Every now and then, a real film will offer up a gem of a fake film that actually feels like it could be an award-winning classic of the highest possible caliber. That's what happens when we watch the dreamy masterpiece "Clouds of Sils Maria" and hear about the film "Maloja Snake."

Most of "Clouds of Sils Maria" deals with the play "Maloja Snake," which is getting a high-profile revival production. At the start of her career, Maria Enders (Juliette Binoche) starred as Sigrid: the young, magnetic beauty who held the whole world's attention. Now, she's being asked to play Helena, the character Sigrid uses and then casts aside. Maria has trouble grappling with the role, seeing Helena only as a pathetic character who humiliates herself by falling in love with a much younger woman who probably never really cares for her.

During all this, we learn that Maria also played Sigrid in the film adaptation of "Maloja Snake," and we hate that we can't see that. All the bits of the play that we see are elegant, enigmatic, and tense, and when you combine that with a psychologically sophisticated lesbian romance and a young Juliette Binoche? It's maddening that we can't see all that in action.

The Crows Have Eyes 3: The Crowening

"Schitt's Creek" gives Catherine O'Hara's Moira Rose the unlikely opportunity to reboot her career with a fully committed performance in the straight-to-streaming Z-grade horror sequel "The Crows Have Eyes 3: The Crowening." The movie could have been a disaster — maybe it even should have been a disaster — but Alexis' (Annie Murphy) masterful and undeniably lucky PR handling turns it into a runaway ironic success.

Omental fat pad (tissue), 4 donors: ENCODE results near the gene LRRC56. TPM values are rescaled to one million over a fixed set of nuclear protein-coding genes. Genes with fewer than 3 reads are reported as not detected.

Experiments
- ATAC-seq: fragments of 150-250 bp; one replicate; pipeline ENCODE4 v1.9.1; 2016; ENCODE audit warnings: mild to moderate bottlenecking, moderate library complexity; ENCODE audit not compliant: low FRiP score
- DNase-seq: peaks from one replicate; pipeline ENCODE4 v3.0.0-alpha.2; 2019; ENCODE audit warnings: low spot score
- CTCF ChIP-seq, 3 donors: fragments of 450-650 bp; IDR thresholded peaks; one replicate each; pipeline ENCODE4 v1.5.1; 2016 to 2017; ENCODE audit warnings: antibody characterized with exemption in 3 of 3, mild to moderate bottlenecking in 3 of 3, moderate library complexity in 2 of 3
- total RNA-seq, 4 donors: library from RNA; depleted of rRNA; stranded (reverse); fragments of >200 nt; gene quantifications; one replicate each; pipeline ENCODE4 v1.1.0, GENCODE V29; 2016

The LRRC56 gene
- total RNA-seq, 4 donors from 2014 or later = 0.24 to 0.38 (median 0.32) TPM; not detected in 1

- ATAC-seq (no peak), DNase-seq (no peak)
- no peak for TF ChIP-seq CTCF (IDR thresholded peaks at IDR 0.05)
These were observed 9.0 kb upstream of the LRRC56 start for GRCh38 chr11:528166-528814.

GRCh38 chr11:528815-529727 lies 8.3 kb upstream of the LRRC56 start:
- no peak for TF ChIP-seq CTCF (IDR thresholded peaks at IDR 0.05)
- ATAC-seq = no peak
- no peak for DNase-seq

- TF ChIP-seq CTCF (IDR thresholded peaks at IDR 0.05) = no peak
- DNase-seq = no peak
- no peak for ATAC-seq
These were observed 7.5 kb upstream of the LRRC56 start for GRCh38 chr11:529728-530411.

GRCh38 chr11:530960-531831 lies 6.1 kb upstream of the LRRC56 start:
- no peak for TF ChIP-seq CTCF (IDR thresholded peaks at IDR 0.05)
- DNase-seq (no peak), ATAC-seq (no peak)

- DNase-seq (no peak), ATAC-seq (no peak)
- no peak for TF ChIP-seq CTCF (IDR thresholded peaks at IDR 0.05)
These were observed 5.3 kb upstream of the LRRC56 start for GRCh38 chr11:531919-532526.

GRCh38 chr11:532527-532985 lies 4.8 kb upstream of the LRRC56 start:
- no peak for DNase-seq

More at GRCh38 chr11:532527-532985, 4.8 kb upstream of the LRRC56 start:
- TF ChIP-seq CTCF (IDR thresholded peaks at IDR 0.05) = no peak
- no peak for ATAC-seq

It looks like a combination of bad plotting and even worse special effects, but there's something genuinely touching about the intensity and devotion Moira brings to her role. She even persuades the otherwise-disengaged director to take the material more seriously. When bizarre movies have a lot of passion poured into them, they often wind up being fascinating and energetic, even if we still wouldn't call them "good." "The Crowening" seems to fit squarely in that category, so we're ready to pop some popcorn and settle down to watch a mutating Moira give a speech while standing in a giant nest. Plus, Season 6, Episode 5's "The Premiere" reassures us that "Ornithology Today" liked it. What more could we possibly ask for?


"You'll come home for the holidays in a bodybag," promises the great, gory preview for the fake horror movie "Thanksgiving." One of several fake trailers in the 2007 double-feature "Grindhouse," Eli Roth's "Thanksgiving" claims the No. 1 spot in spite of some steep competition (two of the faux trailers — "Machete" and "Hobo with a Shotgun" — became real movies). 

The details are just too good to resist: From the cinematography to the mash-up of wholesome holiday traditions with visceral, bloody shocks, "Thanksgiving" does a fantastic job evoking the stark and grimy slasher movies of the 1970s.